A couple and a student on Friday (24/7) were cleared of rioting in Sheung Wan during anti-extradition bill protests that gripped Hong Kong last year.
Thirty-nine-year-old Henry Tong and his 42-year-old wife Elaine To, a couple who own a gym, and a 17-year-old female surnamed Lee were accused of taking part in a riot in Sheung Wan on July 28 last year.
The District Court acquitted the three defendants of rioting charges. The three were also not found guilty of the alternative charge of unlawful assembly.
But the couple were convicted of possession of apparatus for radio communications without a licence. Two walkie-talkies were found in their backpacks on July 28 last year. The couple were each fined HK$10,000.
The case of the trio was the first trial of riot charges since the anti-extradition bill protests that began in June last year.
The couple left the court and met the media after the ruling. They told reporters that they felt relieved when they heard about the decision. The couple said they would not celebrate their acquittal as there were still many people who were not given an impartial ruling.
The couple hoped defendants in other cases could demonstrate persistence and get through the mental stress resulting from their trials.
They also hoped Hongkongers could fight until the end, saying they would call for a celebration after all relevant cases are given a fair and an impartial ruling.
The couple thanked their lawyers, and family members and friend who had been showing their support. Outside the court, almost a hundred embraced the couple, chanting slogans including “No rioters, only tyranny”.
According to the judgement, a riot broke out in the area on Des Voeux Road West near Western Street on July 28 last year. Prosecutors had no direct evidence of what the three people did at the time of the riot, the judegement said.
Their case was solely based on circumstantial evidence, such as the three defendants’ clothing, gear, and the three attempts to escape from the police’s hunt.
District Court judge Anthony Kwok Kai-on concluded that the prosecution failed to prove their case beyond reasonable doubt.
With regard to clothing and gear, the evidence the prosecution relied on is that the three defendants were accused of wearing dark clothing, a helmet and a face mask while saline was allegedly found from the couple.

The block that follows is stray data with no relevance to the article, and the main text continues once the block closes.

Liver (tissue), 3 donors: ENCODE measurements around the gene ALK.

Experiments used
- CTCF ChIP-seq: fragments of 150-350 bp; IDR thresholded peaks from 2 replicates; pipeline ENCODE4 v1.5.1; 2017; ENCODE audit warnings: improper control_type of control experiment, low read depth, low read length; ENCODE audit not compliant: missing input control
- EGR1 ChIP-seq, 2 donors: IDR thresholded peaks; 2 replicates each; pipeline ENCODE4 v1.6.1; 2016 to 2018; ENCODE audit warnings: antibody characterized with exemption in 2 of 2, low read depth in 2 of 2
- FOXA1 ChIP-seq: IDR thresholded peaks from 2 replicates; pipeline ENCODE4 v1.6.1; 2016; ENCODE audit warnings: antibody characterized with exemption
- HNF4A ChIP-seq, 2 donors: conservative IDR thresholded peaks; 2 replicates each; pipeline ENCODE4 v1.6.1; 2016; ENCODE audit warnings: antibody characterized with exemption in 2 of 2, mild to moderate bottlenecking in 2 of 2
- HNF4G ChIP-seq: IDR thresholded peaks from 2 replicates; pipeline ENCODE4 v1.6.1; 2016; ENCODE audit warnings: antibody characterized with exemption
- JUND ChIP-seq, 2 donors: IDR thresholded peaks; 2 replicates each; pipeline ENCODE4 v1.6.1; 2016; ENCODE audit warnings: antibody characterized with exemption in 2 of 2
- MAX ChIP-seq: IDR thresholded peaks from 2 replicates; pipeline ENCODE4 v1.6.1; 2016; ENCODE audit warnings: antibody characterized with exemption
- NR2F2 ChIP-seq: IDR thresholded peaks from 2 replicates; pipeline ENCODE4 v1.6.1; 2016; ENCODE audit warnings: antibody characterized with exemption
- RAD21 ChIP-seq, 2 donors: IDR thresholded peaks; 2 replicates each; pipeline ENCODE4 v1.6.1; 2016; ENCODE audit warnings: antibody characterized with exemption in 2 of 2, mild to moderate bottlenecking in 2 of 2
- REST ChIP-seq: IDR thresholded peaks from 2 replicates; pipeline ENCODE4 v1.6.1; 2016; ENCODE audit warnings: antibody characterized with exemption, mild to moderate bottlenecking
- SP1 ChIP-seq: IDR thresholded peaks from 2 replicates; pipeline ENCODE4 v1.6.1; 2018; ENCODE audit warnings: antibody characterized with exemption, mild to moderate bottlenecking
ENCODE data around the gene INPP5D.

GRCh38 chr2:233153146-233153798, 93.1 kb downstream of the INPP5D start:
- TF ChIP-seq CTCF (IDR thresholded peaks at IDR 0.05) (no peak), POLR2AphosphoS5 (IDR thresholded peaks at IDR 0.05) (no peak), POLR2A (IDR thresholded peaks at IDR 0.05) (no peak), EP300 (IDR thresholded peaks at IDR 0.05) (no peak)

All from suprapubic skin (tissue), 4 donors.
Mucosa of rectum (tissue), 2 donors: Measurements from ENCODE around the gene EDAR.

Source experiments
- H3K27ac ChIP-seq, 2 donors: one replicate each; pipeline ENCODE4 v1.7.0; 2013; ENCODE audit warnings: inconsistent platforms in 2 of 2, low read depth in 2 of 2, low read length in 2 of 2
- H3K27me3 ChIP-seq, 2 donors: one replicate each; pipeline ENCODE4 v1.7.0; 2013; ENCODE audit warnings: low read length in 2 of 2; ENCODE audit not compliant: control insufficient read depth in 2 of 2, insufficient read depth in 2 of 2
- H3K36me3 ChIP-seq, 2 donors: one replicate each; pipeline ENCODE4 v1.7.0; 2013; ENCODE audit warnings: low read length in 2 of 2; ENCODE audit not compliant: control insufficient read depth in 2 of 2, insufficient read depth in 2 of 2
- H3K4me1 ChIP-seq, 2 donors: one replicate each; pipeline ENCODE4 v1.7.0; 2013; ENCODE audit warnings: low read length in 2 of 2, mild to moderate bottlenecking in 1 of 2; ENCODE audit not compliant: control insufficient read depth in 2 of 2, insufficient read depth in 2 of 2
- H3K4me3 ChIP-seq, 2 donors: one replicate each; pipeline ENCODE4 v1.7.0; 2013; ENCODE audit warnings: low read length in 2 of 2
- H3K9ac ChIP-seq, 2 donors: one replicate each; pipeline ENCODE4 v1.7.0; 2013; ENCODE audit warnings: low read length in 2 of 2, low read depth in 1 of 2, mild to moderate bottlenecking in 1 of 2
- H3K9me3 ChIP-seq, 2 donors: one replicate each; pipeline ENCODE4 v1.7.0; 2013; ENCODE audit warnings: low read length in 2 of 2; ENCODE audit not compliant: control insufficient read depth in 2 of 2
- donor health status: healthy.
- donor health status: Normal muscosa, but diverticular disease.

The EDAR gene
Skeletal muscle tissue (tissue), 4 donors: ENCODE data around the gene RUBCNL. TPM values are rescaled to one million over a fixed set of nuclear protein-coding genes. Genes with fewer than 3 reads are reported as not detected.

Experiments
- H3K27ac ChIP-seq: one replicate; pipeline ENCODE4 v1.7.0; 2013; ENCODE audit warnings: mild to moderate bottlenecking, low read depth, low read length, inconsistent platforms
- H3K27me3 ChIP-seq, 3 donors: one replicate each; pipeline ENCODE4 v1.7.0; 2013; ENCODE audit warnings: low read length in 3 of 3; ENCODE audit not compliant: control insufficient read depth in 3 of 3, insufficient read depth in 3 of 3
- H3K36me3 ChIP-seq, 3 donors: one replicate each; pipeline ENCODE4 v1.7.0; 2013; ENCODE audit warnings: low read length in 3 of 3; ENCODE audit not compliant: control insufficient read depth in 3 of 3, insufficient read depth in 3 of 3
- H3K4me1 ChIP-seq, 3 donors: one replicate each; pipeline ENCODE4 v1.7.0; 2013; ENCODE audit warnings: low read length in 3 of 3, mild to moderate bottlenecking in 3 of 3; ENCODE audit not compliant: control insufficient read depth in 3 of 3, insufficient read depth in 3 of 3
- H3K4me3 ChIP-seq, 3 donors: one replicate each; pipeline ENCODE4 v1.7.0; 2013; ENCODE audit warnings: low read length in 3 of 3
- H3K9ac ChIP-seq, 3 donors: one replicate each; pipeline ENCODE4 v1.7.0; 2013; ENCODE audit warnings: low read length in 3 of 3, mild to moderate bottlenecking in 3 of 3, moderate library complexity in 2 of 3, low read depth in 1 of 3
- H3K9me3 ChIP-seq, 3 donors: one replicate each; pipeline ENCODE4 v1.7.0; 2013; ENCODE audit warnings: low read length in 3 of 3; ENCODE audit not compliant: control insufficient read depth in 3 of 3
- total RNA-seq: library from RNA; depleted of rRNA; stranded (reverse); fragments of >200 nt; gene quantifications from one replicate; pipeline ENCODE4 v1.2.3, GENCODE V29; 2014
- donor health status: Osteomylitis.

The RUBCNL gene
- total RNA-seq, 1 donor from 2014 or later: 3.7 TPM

However, the judgement said the three defendants’ clothing or gear is only for protective and medical uses but not for rioting. The judgement also said their clothing or gear is not offensive per se.
Even if the couple were first-aiders and offered assistance to protesters or rioters at the scene, this does not mean the couple would agree with their ideas, nor that the couple would only limit their assistance to protesters but ignore other injured people, according to Kwok.
Kwok said, according to the present evidence, the prosecution did not have any evidence to let the court infer that the couple limited their first-aid services to protesters but not any other person, including police officers. As such, the court cannot deny the possibility that the couple were to offer first aid-services to whoever in need on July 28 last year, he said.
In the verdict, the district court judge pointed out that the three defendants’ “attire and conduct on the day were very suspicious”. But the prosecution, when giving evidence, relied on circumstantial evidence entirely, Kwok said.
Kwok stressed the ruling only reflected the condition of the presented court evidence related to the case. He said the ruling was based on the common law principles of "the benefit of the doubt should go to the defendant" and the “Blackstone’s ratio", a concept in criminal law saying that it is better that "ten guilty persons escape than that one innocent suffer".
He also said the court, under the common law, has always followed principles including the presumption of innocence in dealing with criminal cases.
For their conviction of possession of walkie-talkies without a license, Kwok said clearly he did not intend to give a imprisonment sentence to the couple. After considering the couple's background and income status, the judge decided to sentence each a fine of HK$10,000, which must be paid within 14 days.